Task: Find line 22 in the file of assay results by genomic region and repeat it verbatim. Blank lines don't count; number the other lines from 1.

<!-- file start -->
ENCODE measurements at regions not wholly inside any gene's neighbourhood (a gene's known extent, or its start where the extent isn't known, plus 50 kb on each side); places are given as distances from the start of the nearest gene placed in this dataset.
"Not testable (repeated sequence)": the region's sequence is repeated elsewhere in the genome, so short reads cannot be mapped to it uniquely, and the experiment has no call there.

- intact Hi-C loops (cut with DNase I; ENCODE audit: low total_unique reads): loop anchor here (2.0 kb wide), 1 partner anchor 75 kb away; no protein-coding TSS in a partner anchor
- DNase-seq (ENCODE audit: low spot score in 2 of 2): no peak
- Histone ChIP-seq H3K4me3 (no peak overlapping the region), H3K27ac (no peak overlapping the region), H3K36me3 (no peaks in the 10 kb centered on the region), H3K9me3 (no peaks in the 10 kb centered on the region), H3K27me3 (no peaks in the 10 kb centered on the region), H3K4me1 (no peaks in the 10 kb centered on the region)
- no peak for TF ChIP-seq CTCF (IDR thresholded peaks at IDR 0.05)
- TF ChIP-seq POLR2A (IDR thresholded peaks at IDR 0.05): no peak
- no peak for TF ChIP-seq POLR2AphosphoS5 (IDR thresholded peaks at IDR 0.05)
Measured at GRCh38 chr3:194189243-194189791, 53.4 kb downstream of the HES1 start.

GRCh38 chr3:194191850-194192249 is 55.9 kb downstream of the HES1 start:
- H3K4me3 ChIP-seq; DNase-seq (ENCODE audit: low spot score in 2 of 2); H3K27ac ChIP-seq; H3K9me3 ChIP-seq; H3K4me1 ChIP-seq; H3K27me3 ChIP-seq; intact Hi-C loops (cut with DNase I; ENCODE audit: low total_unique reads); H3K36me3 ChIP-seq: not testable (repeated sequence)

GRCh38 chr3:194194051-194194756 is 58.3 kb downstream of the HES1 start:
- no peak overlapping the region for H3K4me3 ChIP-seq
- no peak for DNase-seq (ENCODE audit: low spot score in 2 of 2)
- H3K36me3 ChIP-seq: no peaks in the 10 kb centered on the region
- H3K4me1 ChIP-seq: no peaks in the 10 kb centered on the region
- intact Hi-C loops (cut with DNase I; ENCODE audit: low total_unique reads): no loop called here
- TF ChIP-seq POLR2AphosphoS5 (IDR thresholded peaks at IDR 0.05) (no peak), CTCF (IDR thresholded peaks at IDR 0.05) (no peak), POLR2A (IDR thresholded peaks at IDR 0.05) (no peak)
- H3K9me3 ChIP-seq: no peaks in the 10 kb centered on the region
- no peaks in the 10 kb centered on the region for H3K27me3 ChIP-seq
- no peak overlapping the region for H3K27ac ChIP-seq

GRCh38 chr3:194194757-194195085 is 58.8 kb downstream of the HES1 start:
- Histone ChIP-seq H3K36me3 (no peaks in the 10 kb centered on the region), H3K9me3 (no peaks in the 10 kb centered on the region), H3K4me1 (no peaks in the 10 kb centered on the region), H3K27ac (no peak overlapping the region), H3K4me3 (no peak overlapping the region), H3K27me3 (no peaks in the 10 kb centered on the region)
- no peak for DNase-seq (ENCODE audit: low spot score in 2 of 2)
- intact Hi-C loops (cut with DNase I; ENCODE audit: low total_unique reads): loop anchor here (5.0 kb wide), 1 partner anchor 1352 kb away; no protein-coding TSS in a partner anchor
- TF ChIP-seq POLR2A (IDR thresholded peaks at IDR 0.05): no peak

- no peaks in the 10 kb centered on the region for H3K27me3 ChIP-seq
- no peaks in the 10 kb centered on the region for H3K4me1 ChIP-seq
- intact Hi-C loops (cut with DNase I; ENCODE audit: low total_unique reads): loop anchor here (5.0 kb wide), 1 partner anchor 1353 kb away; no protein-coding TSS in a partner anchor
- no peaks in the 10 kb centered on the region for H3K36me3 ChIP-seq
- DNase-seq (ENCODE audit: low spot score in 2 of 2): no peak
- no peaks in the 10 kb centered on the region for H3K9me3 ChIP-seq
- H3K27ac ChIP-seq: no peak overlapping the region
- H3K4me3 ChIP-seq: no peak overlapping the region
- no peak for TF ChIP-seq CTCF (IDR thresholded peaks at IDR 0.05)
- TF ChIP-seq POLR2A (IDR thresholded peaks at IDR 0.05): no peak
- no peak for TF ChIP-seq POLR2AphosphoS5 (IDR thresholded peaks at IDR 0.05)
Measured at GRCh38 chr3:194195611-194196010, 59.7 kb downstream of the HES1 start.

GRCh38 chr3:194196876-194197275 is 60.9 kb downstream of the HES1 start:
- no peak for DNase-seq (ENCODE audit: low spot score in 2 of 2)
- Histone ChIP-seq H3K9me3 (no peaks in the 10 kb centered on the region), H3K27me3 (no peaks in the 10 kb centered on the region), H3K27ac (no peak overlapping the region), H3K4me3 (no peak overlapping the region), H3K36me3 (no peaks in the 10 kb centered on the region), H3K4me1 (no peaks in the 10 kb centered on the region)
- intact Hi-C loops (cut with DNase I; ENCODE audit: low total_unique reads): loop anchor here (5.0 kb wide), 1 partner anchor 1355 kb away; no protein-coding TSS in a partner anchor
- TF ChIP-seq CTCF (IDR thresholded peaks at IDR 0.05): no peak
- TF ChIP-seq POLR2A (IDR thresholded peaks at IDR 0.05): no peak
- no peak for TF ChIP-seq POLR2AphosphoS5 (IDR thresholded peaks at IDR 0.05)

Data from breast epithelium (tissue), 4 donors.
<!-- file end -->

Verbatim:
GRCh38 chr3:194194757-194195085 is 58.8 kb downstream of the HES1 start: